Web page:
There are two schools: one that says no to boiled water, and one that says that boiled water is totally fine. So some carefully watch (or listen) to our tea kettles, waiting for the perfect time to cut the flame off. It's true, every tea type has the ideal temperature that allows the tea leaves to open up to us in all their beauty. The perfect aroma, perfect taste – balanced brew. It is crucial to learn this.
However, during the Tang Dynasty (618 ~ 907), tea was brewed very differently from what we are used to today. People boiled tea! (Read more)
Every tea enthusiast has probably come across this scenario. We are always interested in trying many different types of tea — we order tea from various tea shops, bring tea back from holidays, and even receive tea as gifts from caring friends who are aware of our love for this magical drink.
And then one fine day, somewhere in our tea cupboard's depths, we might discover a tea that got accidentally forgotten. Or perhaps it wasn't brewed in a timely matter. Well, it might be hard to keep track of every tea we have. But has the tea already gone bad? (Read more)
Most commonly, chen pi (citrus peel) is associated with pu-erh or aged white teas. It is no wonder why particularly post-fermented, and aged teas go best with the dried citrus peel. Aside from tea, its use is widespread in Chinese medicine. Many people choose to drink chen pi tea precisely because of the benefits it brings, according to Chinese medicine. (Read more)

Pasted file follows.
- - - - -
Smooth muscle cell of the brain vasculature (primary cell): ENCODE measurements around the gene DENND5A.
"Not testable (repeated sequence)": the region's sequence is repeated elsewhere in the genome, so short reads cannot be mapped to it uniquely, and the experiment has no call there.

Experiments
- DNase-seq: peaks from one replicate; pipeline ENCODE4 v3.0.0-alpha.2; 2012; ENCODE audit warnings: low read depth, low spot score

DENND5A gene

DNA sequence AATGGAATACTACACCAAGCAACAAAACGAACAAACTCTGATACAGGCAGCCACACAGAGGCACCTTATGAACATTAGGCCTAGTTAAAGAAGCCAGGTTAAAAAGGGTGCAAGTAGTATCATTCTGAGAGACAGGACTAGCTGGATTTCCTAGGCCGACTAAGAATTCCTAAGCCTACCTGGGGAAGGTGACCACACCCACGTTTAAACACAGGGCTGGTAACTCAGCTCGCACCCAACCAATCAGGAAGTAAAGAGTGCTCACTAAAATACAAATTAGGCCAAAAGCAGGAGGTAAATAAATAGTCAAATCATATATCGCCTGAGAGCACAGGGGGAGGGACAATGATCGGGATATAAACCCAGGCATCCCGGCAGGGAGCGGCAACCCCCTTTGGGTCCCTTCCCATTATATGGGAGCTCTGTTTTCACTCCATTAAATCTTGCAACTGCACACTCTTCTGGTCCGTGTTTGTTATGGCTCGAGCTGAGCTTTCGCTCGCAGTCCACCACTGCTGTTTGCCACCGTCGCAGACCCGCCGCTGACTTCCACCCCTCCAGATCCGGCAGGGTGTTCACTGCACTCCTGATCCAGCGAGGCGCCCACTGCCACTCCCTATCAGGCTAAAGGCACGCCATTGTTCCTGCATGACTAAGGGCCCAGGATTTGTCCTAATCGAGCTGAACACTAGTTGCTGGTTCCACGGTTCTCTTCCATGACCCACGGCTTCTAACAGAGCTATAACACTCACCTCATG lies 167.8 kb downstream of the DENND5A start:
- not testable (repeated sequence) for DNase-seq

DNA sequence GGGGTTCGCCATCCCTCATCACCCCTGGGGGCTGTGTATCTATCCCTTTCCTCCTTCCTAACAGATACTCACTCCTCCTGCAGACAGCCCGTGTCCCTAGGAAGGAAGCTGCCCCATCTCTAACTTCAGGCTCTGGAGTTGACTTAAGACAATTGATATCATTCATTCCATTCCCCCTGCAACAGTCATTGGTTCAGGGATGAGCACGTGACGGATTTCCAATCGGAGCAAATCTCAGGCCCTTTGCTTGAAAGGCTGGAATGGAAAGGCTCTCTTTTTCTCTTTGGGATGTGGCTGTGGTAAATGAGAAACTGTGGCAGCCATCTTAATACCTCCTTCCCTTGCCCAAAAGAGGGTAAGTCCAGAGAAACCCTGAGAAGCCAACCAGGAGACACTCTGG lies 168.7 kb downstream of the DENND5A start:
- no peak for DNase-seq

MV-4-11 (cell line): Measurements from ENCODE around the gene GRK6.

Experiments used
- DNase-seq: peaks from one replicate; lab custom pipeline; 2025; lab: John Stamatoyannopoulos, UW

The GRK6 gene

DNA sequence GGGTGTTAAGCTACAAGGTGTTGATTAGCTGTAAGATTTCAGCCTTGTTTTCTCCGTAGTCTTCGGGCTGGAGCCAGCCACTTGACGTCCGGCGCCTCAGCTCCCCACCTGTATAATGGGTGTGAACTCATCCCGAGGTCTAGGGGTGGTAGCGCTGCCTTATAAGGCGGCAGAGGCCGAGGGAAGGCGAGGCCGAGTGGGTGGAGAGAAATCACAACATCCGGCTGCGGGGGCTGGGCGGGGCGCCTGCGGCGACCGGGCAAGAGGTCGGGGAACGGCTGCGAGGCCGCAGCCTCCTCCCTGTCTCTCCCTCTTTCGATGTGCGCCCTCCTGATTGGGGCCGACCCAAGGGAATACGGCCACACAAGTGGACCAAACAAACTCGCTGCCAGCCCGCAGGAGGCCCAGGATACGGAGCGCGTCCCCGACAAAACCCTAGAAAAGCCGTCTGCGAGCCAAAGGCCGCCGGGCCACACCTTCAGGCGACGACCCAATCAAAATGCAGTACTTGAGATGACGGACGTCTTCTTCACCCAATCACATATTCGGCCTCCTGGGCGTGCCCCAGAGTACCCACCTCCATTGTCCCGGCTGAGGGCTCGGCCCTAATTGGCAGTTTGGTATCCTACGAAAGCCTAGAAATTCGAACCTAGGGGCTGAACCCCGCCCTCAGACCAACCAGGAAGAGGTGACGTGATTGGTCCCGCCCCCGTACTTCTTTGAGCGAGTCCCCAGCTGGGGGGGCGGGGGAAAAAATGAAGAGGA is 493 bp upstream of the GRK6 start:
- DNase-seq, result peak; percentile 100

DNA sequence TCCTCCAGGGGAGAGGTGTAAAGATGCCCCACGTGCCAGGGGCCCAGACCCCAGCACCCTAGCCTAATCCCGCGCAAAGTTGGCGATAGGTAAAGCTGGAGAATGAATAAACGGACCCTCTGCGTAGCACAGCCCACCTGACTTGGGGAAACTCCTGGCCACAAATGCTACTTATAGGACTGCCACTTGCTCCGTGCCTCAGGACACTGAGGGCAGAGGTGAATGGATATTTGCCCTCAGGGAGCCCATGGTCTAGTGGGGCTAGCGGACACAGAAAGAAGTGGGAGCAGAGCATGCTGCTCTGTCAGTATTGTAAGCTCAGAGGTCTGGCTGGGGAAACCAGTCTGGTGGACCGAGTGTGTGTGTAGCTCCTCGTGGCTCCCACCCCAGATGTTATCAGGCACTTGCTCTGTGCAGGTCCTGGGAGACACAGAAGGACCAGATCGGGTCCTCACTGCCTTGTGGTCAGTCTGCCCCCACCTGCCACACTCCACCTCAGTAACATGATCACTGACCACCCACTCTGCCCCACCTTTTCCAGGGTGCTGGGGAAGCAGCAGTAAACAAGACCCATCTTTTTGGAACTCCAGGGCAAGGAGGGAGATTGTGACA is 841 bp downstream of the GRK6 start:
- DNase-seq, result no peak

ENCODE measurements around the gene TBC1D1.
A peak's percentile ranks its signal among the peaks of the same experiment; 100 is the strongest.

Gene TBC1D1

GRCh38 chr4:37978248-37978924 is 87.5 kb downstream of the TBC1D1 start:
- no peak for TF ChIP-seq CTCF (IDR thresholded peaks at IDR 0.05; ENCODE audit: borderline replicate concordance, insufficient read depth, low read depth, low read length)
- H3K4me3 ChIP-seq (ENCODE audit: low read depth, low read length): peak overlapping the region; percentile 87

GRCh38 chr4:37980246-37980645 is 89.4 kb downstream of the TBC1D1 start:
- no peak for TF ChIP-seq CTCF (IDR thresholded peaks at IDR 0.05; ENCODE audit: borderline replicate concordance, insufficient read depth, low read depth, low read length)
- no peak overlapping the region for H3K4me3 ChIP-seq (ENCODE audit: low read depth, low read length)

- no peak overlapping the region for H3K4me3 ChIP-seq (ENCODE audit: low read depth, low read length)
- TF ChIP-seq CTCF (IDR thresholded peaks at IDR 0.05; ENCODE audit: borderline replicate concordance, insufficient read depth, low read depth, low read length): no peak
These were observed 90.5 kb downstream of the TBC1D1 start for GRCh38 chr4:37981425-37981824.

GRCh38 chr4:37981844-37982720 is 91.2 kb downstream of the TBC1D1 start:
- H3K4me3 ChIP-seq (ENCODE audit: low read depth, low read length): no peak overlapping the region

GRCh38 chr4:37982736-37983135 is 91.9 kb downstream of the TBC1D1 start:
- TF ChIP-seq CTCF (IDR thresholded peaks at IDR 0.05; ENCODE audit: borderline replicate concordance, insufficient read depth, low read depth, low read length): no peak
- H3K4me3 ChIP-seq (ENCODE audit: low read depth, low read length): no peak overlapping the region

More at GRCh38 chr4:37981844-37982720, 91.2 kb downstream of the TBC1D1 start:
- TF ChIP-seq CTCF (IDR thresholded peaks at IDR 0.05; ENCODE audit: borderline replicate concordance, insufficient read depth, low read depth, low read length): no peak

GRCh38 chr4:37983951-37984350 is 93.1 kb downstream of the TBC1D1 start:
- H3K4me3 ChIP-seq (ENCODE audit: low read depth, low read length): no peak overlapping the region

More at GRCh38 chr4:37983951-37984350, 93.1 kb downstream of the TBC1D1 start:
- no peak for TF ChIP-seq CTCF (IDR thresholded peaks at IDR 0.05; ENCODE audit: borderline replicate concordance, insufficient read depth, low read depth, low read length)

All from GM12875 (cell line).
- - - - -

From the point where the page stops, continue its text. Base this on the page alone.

In China, fermentation is a vital part of the food culture. Sauces and condiments, tofu, pickles, wine, and even nuts. You will find at least one fermented ingredient on every dinner table in China. It is no wonder that fermentation made its way into China's extensive and well-developed tea culture. (Read more)
Many tea enthusiasts wouldn't consider pu-erh which is not grown and produced in Yunnan, China, to actually be pu-erh tea. We could argue that this topic requires more examination. After taking into account the geographical location of Yunnan and neighboring countries, as well as political discrepancies, we can consider the pu-erh from Guo Gan, Myanmar, to actually be called pu-erh tea. If nothing else, it is a truly aromatic, floral, and sweet tea worth the time of any pu-erh lover! (Read more)